(Re-Air) Adventures in Trading & Travel with Teri Ijeoma, Ep #89
Teri Ijeoma graduated from MIT and interned at Morgan Stanley, but realized she wasn’t interested in a life where she worked 24/7. So, she decided to start consulting, straight out of college. One of her clients was Teach for America, whom she ended up working with before she fully transitioned into education. Education, however, doesn’t pay well, so Teri started trading on the side to supplement her income. She calculated that if she could make $300 a day in the stock market, she could quit her job—so she did. She still remembers the first time she made a trade that was over $3,000. She was sitting at her computer at work and got a notification that her trade was filled. She made more in that one trade than her whole salary for a month. Listen to this episode of How To Trade It to hear more about her adventurous trading journey.
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You’ll want to hear this episode if you are interested in...
- [8:16 ] How to get around the $25,000 day trading rule
- [11:45 ] Risk tolerance and the risk vs. reward ratio
- [25:11 ] Paying off debt with stock trading
Teri debunks common trading myths
After six years of trying to figure it out on her own, Teri started taking classes and learning from real traders. She studied risk management, stop losses, and reading charts—and things just clicked. She became more consistent after that. Her first piece of advice when you’re just starting trading? Remember to take small and consistent wins because they will eventually add up. Don’t shoot for the stars because you will lose.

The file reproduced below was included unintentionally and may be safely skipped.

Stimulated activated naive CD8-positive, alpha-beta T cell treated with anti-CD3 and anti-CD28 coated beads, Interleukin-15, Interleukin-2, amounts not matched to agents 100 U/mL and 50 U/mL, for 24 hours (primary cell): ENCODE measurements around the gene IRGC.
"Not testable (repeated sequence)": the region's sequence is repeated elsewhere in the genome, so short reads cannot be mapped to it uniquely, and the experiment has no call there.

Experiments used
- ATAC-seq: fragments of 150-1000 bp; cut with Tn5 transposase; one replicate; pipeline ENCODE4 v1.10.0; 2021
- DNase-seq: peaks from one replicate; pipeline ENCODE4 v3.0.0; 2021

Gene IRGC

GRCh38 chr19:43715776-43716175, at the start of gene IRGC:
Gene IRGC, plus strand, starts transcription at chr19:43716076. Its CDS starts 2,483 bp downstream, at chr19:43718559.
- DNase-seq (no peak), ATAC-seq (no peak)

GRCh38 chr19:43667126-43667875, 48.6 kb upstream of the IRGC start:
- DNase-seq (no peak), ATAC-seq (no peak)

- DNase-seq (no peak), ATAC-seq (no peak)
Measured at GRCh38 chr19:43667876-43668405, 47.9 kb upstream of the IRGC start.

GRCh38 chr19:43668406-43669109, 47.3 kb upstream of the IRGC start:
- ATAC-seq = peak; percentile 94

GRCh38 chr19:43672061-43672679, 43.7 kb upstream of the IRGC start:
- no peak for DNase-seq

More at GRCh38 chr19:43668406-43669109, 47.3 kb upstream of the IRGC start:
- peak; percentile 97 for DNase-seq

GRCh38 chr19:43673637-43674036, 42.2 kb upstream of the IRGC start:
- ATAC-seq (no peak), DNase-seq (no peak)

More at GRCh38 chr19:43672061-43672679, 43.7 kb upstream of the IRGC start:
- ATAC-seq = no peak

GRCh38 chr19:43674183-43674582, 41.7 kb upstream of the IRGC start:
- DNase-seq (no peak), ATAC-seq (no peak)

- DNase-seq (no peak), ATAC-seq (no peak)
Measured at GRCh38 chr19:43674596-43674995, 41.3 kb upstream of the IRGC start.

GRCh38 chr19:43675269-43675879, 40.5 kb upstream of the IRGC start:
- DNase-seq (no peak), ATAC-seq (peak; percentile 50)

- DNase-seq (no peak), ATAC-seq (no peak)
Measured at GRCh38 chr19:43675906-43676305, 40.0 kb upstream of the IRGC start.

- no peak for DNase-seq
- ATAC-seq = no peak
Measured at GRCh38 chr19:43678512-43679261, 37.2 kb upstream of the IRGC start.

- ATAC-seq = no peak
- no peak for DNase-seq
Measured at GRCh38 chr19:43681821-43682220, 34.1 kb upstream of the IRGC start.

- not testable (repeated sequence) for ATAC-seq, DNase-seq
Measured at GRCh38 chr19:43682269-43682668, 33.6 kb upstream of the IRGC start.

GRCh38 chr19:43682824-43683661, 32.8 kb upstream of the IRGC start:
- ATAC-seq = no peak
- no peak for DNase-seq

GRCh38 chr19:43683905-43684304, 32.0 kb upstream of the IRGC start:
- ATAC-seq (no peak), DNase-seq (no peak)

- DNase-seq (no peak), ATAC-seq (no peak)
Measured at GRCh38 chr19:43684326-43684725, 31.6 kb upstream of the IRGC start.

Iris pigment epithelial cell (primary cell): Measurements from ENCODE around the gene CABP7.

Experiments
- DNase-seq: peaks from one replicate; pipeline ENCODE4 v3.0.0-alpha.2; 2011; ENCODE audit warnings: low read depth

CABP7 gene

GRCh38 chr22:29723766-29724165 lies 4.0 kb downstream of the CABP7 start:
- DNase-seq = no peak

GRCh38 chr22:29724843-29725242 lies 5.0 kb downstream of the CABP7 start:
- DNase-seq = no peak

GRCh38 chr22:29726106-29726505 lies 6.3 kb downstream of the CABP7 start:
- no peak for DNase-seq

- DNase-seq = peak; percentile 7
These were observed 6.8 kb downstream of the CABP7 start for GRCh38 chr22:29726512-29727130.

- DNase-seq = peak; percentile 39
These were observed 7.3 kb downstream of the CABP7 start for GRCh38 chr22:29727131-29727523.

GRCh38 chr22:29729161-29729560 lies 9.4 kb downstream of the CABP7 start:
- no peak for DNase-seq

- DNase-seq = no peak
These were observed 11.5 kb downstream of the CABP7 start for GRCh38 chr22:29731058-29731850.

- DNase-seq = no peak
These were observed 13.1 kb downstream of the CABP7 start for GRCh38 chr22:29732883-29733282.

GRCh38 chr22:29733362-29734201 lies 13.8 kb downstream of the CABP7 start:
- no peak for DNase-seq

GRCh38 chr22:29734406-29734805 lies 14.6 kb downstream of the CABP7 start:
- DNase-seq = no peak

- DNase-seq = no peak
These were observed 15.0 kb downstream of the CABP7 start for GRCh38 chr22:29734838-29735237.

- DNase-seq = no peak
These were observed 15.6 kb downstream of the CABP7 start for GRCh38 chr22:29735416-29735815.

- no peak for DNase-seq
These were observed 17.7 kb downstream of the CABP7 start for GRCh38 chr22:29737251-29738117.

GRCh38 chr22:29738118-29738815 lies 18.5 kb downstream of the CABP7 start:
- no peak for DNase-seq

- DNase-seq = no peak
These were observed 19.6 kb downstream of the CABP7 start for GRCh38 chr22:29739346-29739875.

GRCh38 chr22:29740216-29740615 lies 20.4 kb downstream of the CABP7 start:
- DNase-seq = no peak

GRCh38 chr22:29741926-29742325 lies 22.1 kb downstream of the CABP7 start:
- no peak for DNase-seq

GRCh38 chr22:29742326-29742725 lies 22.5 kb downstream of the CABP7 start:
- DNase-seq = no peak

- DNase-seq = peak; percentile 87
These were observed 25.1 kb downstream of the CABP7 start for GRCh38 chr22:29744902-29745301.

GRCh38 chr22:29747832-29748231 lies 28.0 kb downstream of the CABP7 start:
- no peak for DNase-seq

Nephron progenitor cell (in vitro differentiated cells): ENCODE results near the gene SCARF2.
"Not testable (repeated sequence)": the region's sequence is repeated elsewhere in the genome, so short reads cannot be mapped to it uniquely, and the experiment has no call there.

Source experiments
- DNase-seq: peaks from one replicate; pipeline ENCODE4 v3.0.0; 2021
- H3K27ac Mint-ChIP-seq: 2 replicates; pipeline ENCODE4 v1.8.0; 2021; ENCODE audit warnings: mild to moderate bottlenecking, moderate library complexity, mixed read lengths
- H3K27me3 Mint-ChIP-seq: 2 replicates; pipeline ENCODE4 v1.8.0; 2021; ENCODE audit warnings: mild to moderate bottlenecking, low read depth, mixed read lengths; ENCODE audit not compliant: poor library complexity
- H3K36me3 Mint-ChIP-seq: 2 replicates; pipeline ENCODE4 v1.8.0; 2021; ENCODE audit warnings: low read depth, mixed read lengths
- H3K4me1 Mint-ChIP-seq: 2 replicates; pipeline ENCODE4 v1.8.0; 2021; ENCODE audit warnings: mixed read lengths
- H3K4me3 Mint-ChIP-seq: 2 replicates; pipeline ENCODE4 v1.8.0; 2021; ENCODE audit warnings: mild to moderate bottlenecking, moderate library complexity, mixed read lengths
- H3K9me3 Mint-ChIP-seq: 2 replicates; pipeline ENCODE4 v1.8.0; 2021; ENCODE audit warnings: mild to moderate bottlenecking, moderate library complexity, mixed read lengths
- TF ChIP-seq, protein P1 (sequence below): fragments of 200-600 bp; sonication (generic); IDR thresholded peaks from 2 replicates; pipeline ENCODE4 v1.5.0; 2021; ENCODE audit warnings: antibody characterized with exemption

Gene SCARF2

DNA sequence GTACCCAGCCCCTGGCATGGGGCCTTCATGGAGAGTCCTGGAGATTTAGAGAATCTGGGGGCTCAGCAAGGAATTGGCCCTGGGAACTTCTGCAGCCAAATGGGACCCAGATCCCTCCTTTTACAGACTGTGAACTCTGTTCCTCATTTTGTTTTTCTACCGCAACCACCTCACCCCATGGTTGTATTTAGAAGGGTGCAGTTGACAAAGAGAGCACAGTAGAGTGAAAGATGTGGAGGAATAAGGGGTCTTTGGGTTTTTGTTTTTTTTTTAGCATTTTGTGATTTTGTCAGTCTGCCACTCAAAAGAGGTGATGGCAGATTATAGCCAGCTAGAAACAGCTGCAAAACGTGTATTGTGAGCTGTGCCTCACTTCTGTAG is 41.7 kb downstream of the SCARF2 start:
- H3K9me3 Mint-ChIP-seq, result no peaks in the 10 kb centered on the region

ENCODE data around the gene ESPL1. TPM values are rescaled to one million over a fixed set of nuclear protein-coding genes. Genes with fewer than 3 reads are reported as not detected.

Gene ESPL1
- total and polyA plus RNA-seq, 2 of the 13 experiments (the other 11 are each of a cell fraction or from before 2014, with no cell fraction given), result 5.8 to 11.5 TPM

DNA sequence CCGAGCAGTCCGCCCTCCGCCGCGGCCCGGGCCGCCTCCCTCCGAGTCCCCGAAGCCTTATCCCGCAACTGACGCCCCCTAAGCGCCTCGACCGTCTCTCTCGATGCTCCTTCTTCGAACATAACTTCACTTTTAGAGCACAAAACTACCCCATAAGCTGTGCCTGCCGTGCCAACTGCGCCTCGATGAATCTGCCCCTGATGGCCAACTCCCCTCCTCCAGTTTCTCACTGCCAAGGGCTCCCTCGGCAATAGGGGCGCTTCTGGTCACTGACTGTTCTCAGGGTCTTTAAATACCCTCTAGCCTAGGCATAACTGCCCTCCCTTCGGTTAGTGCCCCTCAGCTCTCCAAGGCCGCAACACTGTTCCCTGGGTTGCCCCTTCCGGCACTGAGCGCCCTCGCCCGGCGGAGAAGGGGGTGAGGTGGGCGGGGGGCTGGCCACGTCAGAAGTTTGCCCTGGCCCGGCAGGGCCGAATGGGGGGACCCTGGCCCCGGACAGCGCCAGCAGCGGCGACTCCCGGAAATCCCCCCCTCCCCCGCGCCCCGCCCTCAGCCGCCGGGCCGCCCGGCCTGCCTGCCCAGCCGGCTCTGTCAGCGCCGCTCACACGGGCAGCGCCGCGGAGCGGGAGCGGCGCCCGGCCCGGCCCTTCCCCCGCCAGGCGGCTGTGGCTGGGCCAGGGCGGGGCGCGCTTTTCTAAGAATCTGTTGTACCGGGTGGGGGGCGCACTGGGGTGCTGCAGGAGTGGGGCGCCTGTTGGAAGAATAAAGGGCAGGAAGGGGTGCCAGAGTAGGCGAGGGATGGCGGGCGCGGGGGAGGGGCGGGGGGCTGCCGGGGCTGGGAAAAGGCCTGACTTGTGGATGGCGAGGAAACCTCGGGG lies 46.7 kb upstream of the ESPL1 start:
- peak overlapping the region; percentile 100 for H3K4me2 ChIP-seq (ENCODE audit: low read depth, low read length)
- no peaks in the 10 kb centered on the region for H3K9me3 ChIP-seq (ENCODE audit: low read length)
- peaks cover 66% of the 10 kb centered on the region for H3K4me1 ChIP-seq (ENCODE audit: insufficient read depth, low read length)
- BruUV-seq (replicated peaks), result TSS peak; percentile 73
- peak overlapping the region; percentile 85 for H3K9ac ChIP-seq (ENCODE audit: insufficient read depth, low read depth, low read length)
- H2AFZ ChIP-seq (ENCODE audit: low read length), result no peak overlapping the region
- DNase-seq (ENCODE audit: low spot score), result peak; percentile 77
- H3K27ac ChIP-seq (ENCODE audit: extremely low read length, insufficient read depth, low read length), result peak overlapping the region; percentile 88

Teri’s love for trading and traveling
When Teri left her job as a principal, she started traveling around the world, spending a month at a time in locations such as South Korea, Thailand, Vietnam, Australia, and Fiji. She came home for a while and finished seminary—and then she went to Israel and Italy. She didn’t save up—she was trading while she was traveling. In her previous jobs, she always put money in her 401k up to whatever dollar amount her company would match.
Teri’s trading strategy: Technical analysis
Teri has a watch-list of about 30 companies that she’s followed for a long time. She looks for healthy companies (so she wasn’t trading the airlines, even when they got really low). Teri identifies as a technical analysis trader. She primarily looks for candlestick formations that tell her where there's a lot of open buy orders or a lot of open sell orders. She tries to get in when the big banks are getting in and sell then they sell.
A simple analogy to understand shorting a stock
Teri points out that when a stock is hitting its all-time high and seems consistently high, it will eventually drop. Especially if it’s heavily overvalued. So Teri shorts the stock when the momentum of the overall market is down because the probability of your short working out is higher.
Keep listening to hear how Teri paid off all of her debt with stock trading and other notable tips she used to become a successful trader.
Resources & People Mentioned
Connect with Teri IjeomaSupport the show (https://caseystubbs.com)